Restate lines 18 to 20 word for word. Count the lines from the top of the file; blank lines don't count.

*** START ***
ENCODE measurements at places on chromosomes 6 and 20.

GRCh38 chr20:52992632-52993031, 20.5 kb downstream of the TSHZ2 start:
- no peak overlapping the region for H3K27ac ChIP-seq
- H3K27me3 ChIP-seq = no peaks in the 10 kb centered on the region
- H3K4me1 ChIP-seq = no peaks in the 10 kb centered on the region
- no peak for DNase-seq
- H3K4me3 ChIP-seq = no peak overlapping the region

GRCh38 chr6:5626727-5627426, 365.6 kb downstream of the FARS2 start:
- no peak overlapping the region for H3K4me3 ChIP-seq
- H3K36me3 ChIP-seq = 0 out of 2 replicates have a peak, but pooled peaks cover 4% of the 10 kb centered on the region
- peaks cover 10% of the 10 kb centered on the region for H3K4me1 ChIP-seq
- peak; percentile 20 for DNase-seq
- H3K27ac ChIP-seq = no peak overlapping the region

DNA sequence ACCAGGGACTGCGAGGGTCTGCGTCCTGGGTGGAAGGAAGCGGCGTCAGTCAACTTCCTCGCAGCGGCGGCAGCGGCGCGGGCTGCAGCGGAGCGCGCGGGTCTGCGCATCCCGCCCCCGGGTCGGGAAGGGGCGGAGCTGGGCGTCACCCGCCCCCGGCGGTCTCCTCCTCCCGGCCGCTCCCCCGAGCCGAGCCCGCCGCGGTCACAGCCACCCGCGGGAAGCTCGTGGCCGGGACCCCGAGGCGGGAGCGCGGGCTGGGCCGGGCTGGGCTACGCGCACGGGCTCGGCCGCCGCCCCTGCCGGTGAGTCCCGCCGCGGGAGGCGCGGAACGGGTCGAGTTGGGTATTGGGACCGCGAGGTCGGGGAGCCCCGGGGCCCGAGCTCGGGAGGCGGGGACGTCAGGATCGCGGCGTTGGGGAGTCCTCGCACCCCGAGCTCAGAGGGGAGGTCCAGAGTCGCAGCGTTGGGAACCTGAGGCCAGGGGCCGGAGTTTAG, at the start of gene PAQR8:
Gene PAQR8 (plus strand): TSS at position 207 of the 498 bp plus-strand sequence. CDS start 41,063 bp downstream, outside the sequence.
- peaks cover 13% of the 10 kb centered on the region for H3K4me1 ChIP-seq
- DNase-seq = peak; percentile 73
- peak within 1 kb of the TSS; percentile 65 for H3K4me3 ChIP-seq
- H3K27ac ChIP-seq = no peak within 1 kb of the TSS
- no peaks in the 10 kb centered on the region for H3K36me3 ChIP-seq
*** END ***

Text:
- peak within 1 kb of the TSS; percentile 65 for H3K4me3 ChIP-seq
- H3K27ac ChIP-seq = no peak within 1 kb of the TSS
- no peaks in the 10 kb centered on the region for H3K36me3 ChIP-seq